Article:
In this recurring blog series, we look at the Culture of Innovation at Eastern Christian School. A major Institutional distinctive that sets EC apart as a global leader in Christian Education is that this is a school community and leadership team that takes calculated risks on new, leading ideas in order to more effectively fulfill the mission and Kingdom Impact of the school.
How ECHS Math Teacher Kristen Lightner “Flipped” Her Classroom
You’ve “flipped your classroom” this year. What does this mean?
Basically, “flipping a classroom” means that homework and classroom instruction have exchanged places. Students in this setting are first introduced to a topic via video lesson, which I record and post to a private YouTube channel for our class. They watch this video and master this concept as “homework.” Students come into class having completed a short practice set after watching the video. Once we’re together in class, we’ll do some more creative thinking and go deeper with activities based on what they have already learned at home. We never do the same thing, and students are moving around and changing activities about every 15 minutes. It’s very experience-based, rather than on rote memorization or drilling.
Video: One of Kristen Lightner’s flipped classroom lessons
This is an innovative approach to education! Where did you get this idea?
Certainly not on my own! I’ve heard about it for a few years now, but this school year it came into fruition. I was able to read up on the idea a lot over the summer and discussed it with our principal, Ruth Kuder, and Paul Beverly, our supervisor of instruction to solidify the idea and make it a reality. It’s definitely a new method of instruction at EC for a full flipped classroom, but it’s been around for a few years elsewhere. I would bet though, that many, many teachers at EC have been incorporating aspects of the flipped classroom into their classes for just as long.
Video: – Khan Academy’s “TED Talk” changed the game and has had educators interested in “flipping” classrooms ever since.
What are the benefits of flipping a classroom?
What really sold me on this was the philosophy behind it. Learning has been split into levels: at the bottom are remembering and understanding, while at the top are evaluating and creating. Ideally, we would like students to have that deep top-level understanding, but that doesn’t always happen in an hour and a half class because we only get to the basic understanding. It also begs the question, “Why do we do the ‘easy stuff’ in class, but send the hard work home?” In class, students are more likely to have the resources (teachers, peers, visuals, etc.) to understand more deeply, so instead, do the first understanding at home and go higher-level in class. Hence, the “flipped” mentality!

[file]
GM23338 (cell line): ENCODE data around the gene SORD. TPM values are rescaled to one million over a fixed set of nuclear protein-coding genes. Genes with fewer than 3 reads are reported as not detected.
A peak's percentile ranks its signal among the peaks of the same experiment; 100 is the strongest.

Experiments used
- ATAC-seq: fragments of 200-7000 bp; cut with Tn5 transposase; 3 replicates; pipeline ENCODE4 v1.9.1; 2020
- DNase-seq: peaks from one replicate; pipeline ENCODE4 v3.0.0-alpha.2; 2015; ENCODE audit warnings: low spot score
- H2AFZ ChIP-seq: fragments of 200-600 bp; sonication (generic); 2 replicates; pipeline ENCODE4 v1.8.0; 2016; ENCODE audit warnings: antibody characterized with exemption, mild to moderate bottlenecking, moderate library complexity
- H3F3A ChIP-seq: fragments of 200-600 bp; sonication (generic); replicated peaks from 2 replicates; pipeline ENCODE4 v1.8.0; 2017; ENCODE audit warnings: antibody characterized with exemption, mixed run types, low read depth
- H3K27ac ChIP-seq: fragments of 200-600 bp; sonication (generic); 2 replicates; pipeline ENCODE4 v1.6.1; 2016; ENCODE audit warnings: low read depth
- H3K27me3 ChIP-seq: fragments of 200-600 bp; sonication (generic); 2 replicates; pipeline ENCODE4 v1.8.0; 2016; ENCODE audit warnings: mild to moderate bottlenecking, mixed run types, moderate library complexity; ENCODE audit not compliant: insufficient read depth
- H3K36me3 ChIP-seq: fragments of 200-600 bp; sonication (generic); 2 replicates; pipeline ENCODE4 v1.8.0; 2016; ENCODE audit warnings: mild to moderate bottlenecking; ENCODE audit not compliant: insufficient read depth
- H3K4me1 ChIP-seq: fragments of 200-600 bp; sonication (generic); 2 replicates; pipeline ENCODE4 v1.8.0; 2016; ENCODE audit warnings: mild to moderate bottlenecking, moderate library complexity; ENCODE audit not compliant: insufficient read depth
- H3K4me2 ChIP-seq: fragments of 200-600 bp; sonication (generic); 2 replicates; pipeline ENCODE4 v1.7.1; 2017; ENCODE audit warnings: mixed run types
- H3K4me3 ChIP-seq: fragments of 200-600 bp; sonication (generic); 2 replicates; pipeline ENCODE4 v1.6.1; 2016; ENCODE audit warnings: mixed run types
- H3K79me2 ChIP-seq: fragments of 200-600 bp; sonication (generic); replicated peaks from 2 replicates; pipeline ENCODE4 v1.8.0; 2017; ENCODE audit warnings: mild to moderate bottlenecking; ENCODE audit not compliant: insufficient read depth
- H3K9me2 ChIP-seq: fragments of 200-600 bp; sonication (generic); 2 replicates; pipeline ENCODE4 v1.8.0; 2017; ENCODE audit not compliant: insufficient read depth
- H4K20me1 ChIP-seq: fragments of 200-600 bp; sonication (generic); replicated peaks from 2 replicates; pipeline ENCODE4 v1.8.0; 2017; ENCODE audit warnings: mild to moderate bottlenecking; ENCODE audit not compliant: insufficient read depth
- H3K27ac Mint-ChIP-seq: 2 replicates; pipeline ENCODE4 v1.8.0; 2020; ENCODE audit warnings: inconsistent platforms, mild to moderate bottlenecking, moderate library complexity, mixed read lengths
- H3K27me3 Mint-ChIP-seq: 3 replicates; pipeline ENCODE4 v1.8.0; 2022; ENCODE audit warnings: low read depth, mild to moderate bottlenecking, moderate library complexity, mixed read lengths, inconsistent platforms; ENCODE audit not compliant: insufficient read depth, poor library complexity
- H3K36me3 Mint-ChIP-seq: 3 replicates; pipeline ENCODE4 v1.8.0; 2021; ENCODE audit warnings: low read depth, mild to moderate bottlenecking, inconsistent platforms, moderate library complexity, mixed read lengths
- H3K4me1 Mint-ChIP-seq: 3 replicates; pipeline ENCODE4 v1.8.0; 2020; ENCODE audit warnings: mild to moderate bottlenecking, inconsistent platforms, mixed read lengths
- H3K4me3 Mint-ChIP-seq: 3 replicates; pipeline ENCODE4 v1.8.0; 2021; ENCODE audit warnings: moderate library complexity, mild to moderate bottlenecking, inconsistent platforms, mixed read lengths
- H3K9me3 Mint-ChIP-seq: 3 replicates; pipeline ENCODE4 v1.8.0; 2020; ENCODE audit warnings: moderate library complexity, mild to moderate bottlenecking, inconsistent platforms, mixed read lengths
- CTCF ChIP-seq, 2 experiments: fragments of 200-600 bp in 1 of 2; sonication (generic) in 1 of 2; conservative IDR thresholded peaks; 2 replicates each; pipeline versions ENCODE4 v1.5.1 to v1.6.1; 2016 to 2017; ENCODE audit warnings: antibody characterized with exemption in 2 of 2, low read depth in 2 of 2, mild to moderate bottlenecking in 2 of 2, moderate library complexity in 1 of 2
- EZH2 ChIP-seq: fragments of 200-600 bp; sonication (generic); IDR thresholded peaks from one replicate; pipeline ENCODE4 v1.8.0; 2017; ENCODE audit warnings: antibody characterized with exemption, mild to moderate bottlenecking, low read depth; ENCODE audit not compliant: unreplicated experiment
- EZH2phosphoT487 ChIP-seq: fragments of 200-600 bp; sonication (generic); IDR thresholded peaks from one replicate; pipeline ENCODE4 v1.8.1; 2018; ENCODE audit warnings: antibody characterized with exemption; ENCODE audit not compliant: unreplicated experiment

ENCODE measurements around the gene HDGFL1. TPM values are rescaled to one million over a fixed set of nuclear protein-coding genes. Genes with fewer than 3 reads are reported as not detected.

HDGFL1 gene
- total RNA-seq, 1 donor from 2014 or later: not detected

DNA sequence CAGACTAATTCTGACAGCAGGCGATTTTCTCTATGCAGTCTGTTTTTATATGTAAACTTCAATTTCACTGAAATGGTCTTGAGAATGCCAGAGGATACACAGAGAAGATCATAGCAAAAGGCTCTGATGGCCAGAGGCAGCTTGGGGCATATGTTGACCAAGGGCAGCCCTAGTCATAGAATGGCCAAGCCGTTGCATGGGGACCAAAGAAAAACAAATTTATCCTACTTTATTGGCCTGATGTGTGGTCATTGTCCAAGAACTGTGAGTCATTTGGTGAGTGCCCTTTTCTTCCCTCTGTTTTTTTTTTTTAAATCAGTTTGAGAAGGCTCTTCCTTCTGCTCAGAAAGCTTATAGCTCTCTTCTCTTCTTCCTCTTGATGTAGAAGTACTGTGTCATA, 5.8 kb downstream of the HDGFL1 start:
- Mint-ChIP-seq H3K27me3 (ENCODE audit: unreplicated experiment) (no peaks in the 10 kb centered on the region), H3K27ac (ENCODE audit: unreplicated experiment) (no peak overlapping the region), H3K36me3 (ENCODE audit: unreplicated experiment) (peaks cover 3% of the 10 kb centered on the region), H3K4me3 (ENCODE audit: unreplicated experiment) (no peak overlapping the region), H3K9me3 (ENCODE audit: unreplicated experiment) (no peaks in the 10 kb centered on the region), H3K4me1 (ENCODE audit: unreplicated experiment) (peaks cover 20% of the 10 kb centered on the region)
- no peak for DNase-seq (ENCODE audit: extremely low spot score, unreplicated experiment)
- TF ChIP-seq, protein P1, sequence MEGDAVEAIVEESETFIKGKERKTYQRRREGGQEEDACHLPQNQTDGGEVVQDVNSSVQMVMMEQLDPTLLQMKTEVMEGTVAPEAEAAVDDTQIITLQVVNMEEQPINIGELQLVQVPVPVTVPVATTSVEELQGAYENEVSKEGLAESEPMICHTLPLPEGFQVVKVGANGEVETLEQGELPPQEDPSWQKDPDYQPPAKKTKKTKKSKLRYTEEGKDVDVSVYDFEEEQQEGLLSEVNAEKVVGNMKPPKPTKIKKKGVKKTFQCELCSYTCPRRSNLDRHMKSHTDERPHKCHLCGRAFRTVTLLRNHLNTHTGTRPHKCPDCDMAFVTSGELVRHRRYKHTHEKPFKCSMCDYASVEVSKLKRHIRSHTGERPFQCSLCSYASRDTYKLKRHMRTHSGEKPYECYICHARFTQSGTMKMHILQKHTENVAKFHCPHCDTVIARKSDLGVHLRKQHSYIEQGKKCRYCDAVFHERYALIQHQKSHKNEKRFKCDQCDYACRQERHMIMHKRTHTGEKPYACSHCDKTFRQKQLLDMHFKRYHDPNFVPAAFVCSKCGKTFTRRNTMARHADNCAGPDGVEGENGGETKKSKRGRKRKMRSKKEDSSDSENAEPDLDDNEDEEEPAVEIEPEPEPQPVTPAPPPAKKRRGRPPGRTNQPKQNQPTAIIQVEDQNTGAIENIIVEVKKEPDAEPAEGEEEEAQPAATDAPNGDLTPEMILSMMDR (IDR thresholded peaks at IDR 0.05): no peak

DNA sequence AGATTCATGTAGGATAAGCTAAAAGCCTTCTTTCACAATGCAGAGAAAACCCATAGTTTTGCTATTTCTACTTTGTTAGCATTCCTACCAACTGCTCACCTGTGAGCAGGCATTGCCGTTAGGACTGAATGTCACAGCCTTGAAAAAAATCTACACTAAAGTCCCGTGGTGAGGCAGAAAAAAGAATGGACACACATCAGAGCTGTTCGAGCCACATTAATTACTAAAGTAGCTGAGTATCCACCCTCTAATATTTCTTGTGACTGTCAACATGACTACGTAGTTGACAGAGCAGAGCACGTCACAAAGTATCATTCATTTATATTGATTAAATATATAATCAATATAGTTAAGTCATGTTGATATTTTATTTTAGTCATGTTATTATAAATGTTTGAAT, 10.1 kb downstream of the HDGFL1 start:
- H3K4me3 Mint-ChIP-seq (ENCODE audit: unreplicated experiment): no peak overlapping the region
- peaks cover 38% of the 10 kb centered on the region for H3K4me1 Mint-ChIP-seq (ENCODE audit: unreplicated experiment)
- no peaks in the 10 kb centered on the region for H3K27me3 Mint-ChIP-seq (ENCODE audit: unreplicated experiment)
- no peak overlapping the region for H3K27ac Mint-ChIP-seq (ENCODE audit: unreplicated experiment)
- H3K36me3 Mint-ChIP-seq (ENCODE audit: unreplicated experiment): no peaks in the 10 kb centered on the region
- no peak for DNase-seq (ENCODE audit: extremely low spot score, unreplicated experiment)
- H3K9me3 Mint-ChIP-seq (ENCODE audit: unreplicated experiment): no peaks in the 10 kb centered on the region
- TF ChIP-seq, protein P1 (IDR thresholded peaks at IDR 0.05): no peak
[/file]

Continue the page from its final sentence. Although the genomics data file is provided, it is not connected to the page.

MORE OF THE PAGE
What are some of the challenges?
Flipping a classroom requires access to technology for all students. We do live in a highly digital age, but not all students have caught up to that at home. Another challenge lies on the shoulders of the students, as they have a large responsibility to do the necessary work at home. All my students signed a contract at the beginning of the year to signify their commitment to be responsible for their work, but if they are not able to complete it, they spend the time in class watching the video and doing the practice.
What has the reaction of the students been? Can you share any testimonials or success stories yet?
When we started this, I was anxious to see how my students would react, but they were very positive and open to something new. What a blessing! It has been very nice to teach a class that already has knowledge of the material before we even start. Every day, they take a short partner quiz on the previous lesson to build up points toward a reward, and I’ve been extremely happy with their results. I’ve had a couple kids tell me it’s “weird” to hear my voice when they are at home, but I haven’t heard any complaints. I think they look forward coming to a class where they do something different every day.
Other “Flipped” Information
Other “Culture of Innovation” Blog Posts: